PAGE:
Electron spin–lattice relaxation of nitroxyl radicals in temperature ranges that span glassy solutions to low-viscosity liquids

Sato, Hideo, Bottle, Steven E., Blinco, James P., Micallef, Aaron S., Eaton, Gareth R. and Eaton, Sandra S. (2008) Electron spin–lattice relaxation of nitroxyl radicals in temperature ranges that span glassy solutions to low-viscosity liquids. Journal of Magnetic Resonance, 191 1: 66-77.


Author Sato, Hideo
Bottle, Steven E.
Blinco, James P.
Micallef, Aaron S.
Eaton, Gareth R.
Eaton, Sandra S.
Title Electron spin–lattice relaxation of nitroxyl radicals in temperature ranges that span glassy solutions to low-viscosity liquids
Journal name Journal of Magnetic Resonance   Check publisher's open access policy
ISSN 1090-7807
1096-0856
Publication date 2008-03
Year available 2007
Sub-type Article (original research)
DOI 10.1016/j.jmr.2007.12.003
Volume 191
Issue 1
Start page 66
End page 77
Total pages 12
Place of publication Orlando, Fla., U.S.A.
Publisher Academic Press
Language eng
Subject 0202 Atomic, Molecular, Nuclear, Particle and Plasma Physics
Formatted abstract Electron spin–lattice relaxation rates, 1/T1, at X-band of nitroxyl radicals (4-hydroxy-2,2,6,6-tetramethylpiperidin-1-oxyl, 4-oxo-2,2,6,6-tetramethylpiperidin-1-oxyl, 3-carbamoyl-2,2,5,5-tetramethylpyrrolidin-1-oxyl and 3-carbamoyl-2,2,5,5-tetramethylpyrrolin-1-oxyl) in glass-forming solvents (decalin, glycerol, 3-methylpentane, o-terphenyl, 1-propanol, sorbitol, sucrose octaacetate, and 1:1 water:glycerol) at temperatures between 100 and 300 K were measured by long-pulse saturation recovery to investigate the relaxation processes in slow-to-fast tumbling regimes. A subset of samples was also studied at lower temperatures or at Q-band. Tumbling correlation times were calculated from continuous wave lineshapes. Temperature dependence and isotope substitution (2H and 15N) were used to distinguish the contributions of various processes. Below about 100 K relaxation is dominated by the Raman process. At higher temperatures, but below the glass transition temperature, a local mode process makes significant contributions. Above the glass transition temperature, increased rates of molecular tumbling modulate nuclear hyperfine and g anisotropy. The contribution from spin rotation is very small. Relaxation rates at X-band and Q-band are similar. The dependence of 1/T1 on tumbling correlation times fits better with the Cole–Davidson spectral density function than with the Bloembergen–Purcell–Pound model.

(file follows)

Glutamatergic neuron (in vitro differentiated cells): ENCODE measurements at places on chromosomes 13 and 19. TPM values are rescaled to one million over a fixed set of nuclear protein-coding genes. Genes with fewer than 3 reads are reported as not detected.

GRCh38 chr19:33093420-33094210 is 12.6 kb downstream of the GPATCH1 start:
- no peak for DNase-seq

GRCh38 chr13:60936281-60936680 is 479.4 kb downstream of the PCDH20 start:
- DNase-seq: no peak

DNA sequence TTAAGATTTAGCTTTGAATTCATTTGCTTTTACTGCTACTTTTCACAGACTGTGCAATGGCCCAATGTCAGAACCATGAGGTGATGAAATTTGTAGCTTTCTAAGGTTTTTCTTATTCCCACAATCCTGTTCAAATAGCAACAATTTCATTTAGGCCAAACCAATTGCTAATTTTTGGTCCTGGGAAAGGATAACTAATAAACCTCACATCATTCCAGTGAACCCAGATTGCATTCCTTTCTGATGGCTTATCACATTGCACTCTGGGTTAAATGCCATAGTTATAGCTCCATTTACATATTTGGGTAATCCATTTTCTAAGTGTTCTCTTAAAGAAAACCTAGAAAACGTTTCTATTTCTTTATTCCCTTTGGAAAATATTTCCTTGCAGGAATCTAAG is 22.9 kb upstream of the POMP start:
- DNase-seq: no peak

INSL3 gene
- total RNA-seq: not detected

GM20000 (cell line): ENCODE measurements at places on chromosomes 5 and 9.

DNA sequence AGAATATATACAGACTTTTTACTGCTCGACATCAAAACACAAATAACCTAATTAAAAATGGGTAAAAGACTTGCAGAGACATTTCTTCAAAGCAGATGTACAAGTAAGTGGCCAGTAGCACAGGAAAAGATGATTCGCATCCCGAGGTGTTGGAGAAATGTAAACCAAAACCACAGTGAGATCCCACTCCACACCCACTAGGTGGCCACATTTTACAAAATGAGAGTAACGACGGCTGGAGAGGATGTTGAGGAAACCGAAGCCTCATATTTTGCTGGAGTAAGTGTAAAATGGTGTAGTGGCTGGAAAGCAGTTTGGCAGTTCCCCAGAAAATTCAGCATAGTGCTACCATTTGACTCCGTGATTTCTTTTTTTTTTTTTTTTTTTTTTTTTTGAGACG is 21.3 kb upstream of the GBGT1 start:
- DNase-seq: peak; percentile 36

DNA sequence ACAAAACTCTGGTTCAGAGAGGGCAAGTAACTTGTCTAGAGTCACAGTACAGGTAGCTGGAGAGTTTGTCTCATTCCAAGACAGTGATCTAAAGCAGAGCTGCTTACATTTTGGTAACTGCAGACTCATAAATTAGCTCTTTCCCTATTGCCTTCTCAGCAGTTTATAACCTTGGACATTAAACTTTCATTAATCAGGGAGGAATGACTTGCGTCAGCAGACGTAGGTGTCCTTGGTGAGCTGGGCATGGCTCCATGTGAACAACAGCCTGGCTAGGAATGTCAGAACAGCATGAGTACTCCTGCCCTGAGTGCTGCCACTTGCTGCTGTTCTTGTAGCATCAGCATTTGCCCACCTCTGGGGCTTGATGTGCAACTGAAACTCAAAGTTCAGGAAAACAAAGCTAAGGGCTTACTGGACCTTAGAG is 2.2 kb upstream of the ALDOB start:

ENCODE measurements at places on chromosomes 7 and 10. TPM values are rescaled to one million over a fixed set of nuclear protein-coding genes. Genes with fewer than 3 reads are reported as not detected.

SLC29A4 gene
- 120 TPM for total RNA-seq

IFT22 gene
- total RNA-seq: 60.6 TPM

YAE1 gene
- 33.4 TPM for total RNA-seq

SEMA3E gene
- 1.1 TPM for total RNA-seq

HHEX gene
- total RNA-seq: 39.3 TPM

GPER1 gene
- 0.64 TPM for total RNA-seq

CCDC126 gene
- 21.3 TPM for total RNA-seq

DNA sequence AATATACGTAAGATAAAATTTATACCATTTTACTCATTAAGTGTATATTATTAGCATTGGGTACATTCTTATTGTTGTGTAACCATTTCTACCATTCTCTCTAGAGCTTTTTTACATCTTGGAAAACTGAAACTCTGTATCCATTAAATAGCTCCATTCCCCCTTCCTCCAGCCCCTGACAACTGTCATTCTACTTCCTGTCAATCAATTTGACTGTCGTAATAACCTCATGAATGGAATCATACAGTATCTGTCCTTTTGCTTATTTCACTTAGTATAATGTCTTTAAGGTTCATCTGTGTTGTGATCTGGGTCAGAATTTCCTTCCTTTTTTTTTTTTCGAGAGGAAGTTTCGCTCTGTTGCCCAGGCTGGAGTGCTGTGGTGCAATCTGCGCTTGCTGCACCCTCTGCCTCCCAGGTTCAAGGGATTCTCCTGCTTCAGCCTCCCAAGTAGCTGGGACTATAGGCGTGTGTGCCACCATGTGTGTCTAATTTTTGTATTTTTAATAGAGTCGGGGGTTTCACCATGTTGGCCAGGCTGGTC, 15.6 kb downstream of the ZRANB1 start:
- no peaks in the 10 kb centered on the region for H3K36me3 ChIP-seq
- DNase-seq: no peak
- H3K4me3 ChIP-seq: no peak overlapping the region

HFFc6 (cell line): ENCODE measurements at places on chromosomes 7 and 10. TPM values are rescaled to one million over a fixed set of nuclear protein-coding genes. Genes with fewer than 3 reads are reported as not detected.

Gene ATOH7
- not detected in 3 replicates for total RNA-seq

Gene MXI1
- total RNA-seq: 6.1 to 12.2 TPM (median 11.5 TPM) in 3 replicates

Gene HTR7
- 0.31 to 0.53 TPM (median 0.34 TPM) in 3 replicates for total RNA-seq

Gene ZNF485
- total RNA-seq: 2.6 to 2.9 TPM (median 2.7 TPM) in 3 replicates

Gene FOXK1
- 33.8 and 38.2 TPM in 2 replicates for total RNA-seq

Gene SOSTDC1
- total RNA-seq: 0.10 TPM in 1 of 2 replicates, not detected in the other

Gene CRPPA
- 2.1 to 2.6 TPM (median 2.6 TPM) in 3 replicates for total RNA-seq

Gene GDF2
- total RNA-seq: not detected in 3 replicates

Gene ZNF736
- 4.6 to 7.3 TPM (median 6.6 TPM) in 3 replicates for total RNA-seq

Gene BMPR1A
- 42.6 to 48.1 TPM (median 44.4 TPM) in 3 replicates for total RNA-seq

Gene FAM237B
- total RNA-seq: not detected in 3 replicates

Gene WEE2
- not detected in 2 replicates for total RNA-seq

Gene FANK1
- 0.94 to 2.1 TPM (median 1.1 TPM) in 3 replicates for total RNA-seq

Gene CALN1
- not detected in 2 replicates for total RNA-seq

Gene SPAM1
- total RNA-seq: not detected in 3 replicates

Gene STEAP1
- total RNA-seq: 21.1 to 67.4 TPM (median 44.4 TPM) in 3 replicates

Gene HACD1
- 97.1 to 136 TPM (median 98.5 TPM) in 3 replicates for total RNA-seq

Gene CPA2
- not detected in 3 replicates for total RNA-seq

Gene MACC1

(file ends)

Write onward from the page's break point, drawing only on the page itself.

© 2007 Elsevier Inc. All rights reserved.
Keyword Cole–Davidson spectral density function
Nitroxyl radical
Spin–lattice relaxation
Tumbling
Q-Index Code C1
Additional Notes Available online 14 December 2007

Document type: Journal Article
Sub-type: Article (original research)
Collections: Excellence in Research Australia (ERA) - Collection
Centre for Advanced Imaging Publications
 
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